Updated Copy: This article has been updated to correct the rate recommendation from the public members’ actuary. The correct data is represented in the article.
The Workers’ Compensation Insurance Rating Bureau and the insurance industry majority on its Governing Committee are filing again to increase workers’ comp pure premium rates for California employers. The carriers banded together to block an 8.2% decrease and instead pushed through a motion to file for a 2.7% rate hike effective September 1st (see chart).
The difference is a whopping 10.9 points.
The request for higher rates flies in the face of record results for carriers whose profitability in workers’ comp “indicates significant redundancy in rates overall,” opines one influential industry watcher who reacted on condition of anonymity.
The Bureau is a private organization with quasi-governmental responsibility. It is financially supported exclusively by insurance carriers in whose interests it operates.
Last Increase Attempt Failed
Insurance Commissioner Ricardo Lara’s decision will be an important one for the state’s employers who are just beginning recovery from the financial effects of the pandemic. If approved, the filing would be the first-rate hike since 2015.
Last year, the insurance industry attempted to get a 2.6% rate increase with an extraordinary load on all employers for COVID-19 related costs. Commissioner Lara rejected the proposal and instead approved the industry’s tenth straight rate cut. The looming question now is whether there will be an eleventh.
The key differences in the two current rate projections are:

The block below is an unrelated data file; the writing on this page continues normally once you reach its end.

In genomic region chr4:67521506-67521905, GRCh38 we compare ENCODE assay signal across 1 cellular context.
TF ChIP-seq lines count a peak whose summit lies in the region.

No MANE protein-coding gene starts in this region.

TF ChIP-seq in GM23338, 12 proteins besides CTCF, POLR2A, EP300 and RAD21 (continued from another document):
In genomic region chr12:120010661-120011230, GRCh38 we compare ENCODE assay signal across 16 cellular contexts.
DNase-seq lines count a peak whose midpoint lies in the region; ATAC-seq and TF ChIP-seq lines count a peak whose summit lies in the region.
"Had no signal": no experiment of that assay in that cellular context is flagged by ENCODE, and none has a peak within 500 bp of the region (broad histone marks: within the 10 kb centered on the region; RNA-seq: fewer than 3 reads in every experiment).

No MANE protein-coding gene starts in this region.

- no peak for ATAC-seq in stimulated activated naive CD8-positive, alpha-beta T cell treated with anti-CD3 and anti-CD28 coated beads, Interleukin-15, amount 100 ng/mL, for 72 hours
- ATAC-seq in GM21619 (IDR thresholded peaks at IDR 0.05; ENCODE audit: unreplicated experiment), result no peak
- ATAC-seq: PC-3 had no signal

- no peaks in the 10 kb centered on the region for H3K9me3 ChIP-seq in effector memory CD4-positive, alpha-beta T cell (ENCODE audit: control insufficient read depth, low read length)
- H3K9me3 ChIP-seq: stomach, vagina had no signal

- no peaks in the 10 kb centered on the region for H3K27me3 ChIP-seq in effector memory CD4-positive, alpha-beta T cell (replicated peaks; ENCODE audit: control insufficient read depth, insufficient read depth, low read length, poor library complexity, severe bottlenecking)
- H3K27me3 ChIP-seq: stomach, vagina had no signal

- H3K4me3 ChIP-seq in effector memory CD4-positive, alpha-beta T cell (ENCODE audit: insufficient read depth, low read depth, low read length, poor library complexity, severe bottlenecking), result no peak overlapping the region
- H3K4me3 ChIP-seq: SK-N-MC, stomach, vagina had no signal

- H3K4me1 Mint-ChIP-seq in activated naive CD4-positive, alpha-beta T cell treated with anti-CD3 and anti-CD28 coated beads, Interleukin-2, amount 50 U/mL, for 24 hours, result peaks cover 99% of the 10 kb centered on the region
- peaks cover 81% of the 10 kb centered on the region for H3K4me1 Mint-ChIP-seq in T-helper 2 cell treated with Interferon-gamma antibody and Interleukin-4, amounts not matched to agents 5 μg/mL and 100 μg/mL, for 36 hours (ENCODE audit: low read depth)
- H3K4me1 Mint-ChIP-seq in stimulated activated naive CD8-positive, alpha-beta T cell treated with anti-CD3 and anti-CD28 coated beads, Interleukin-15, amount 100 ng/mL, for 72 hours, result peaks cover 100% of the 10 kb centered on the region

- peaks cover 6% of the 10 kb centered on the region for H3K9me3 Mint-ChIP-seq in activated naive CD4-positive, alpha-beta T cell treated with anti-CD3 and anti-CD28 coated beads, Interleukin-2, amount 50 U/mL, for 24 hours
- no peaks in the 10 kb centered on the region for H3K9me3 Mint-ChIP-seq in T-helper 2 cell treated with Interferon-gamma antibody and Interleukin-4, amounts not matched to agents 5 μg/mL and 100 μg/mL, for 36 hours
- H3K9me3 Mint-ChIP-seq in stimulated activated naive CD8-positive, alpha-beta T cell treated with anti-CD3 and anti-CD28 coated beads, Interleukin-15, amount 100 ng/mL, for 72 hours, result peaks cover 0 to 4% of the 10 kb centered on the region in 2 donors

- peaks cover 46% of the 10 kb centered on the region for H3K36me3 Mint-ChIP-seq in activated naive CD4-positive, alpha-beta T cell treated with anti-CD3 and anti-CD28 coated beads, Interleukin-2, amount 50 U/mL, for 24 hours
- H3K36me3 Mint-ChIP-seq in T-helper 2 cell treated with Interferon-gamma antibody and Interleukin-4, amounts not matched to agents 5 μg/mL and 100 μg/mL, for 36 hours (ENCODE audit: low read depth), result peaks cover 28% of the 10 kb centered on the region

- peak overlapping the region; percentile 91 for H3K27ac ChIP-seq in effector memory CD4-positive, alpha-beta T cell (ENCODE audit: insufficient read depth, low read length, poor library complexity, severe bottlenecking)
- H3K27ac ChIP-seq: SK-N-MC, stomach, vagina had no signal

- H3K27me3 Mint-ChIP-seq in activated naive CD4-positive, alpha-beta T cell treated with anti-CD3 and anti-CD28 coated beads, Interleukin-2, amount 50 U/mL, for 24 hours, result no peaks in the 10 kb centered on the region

- how the economic recovery will affect claim frequency and
- what to do with the experience data from 2020
The alternative projection by the public members’ actuary, Mark Priven of Bickmore, is roughly five points lower based on a much lower frequency projection. Different projections for indemnity and medical inflation.
The Bureau is generally avoiding using the 2020 industry experience in its rate projection due to the disruptions caused by the pandemic and the resulting impact on the economy while using the actual claim frequency data from last year.
Had it also considered the claim cost data from last year, the result would be an even lower rate indication.
While acknowledging the distortion in the 2020 data Priven maintains that it still has some relevancy to rates going forward. “2020 was weird, but I think 2021 is going to be weird as well,” he told the committee. “I’m concerned about sitting here year from now and we’re still projecting from 2019 so I think it makes sense to give some weight [but] adjust as much as we can.”
Priven’s rate recommendation also uses lower trend projections for indemnity and medical severity. Whereas the Bureau is projecting a 1% inflationary trend on both, Priven’s methodology projects a flat trend for medical and only a 0.5% increase for indemnity. “On the medical side, I don’t know what to say. We’ve had ten years with no medical inflation. I appreciate that a lot of the medical payments are way out in the future, and the medical inflation assumption has come down quite a bit, but that’s a long time with no medical inflation to still be assuming that there’s going to be some,” he noted.
“I guess until there is really good evidence of seeing medical inflation, I put it at 0%.” Medical payments account for over half of the costs in the workers’ comp system. The Bureau used a 2.5% medical inflation trend in its last filing. Still, the California Department of Insurance actuaries noted the same trends that Priven points to and cut this down to 1%.
WCIRB officials indicated that they will make the filing official by the end of next week. Commissioner Lara will then schedule and hold a hearing later this spring.
Additional details will be in the next premium edition of Workers’ Comp Executive.